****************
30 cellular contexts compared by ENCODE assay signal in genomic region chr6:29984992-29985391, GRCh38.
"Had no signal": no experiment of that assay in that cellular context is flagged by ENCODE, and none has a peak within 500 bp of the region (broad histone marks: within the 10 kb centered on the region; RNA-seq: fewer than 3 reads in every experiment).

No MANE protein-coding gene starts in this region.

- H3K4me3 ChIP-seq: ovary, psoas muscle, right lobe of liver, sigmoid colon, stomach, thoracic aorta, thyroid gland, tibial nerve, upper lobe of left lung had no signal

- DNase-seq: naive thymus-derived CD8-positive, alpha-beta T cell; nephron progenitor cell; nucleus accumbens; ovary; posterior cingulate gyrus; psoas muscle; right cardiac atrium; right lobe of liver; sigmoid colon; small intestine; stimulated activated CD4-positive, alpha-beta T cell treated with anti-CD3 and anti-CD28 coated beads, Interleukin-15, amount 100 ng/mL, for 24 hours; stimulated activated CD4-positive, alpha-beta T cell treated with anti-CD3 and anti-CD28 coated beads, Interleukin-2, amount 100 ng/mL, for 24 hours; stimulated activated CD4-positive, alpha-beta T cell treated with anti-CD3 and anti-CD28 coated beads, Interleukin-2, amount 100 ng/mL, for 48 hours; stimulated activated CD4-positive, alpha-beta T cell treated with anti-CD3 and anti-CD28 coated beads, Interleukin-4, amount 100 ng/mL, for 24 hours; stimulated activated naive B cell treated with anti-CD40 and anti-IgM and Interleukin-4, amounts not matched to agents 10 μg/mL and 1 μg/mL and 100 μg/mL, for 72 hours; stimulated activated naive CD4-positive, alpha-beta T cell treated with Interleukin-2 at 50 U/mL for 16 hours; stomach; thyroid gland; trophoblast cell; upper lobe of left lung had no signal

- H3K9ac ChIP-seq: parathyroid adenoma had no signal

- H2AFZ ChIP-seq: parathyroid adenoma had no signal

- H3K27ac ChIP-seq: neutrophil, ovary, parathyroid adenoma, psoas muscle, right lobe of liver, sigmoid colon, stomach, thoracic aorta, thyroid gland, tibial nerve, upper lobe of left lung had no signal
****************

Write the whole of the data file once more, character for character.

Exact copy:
30 cellular contexts compared by ENCODE assay signal in genomic region chr6:29984992-29985391, GRCh38.
"Had no signal": no experiment of that assay in that cellular context is flagged by ENCODE, and none has a peak within 500 bp of the region (broad histone marks: within the 10 kb centered on the region; RNA-seq: fewer than 3 reads in every experiment).

No MANE protein-coding gene starts in this region.

- H3K4me3 ChIP-seq: ovary, psoas muscle, right lobe of liver, sigmoid colon, stomach, thoracic aorta, thyroid gland, tibial nerve, upper lobe of left lung had no signal

- DNase-seq: naive thymus-derived CD8-positive, alpha-beta T cell; nephron progenitor cell; nucleus accumbens; ovary; posterior cingulate gyrus; psoas muscle; right cardiac atrium; right lobe of liver; sigmoid colon; small intestine; stimulated activated CD4-positive, alpha-beta T cell treated with anti-CD3 and anti-CD28 coated beads, Interleukin-15, amount 100 ng/mL, for 24 hours; stimulated activated CD4-positive, alpha-beta T cell treated with anti-CD3 and anti-CD28 coated beads, Interleukin-2, amount 100 ng/mL, for 24 hours; stimulated activated CD4-positive, alpha-beta T cell treated with anti-CD3 and anti-CD28 coated beads, Interleukin-2, amount 100 ng/mL, for 48 hours; stimulated activated CD4-positive, alpha-beta T cell treated with anti-CD3 and anti-CD28 coated beads, Interleukin-4, amount 100 ng/mL, for 24 hours; stimulated activated naive B cell treated with anti-CD40 and anti-IgM and Interleukin-4, amounts not matched to agents 10 μg/mL and 1 μg/mL and 100 μg/mL, for 72 hours; stimulated activated naive CD4-positive, alpha-beta T cell treated with Interleukin-2 at 50 U/mL for 16 hours; stomach; thyroid gland; trophoblast cell; upper lobe of left lung had no signal

- H3K9ac ChIP-seq: parathyroid adenoma had no signal

- H2AFZ ChIP-seq: parathyroid adenoma had no signal

- H3K27ac ChIP-seq: neutrophil, ovary, parathyroid adenoma, psoas muscle, right lobe of liver, sigmoid colon, stomach, thoracic aorta, thyroid gland, tibial nerve, upper lobe of left lung had no signal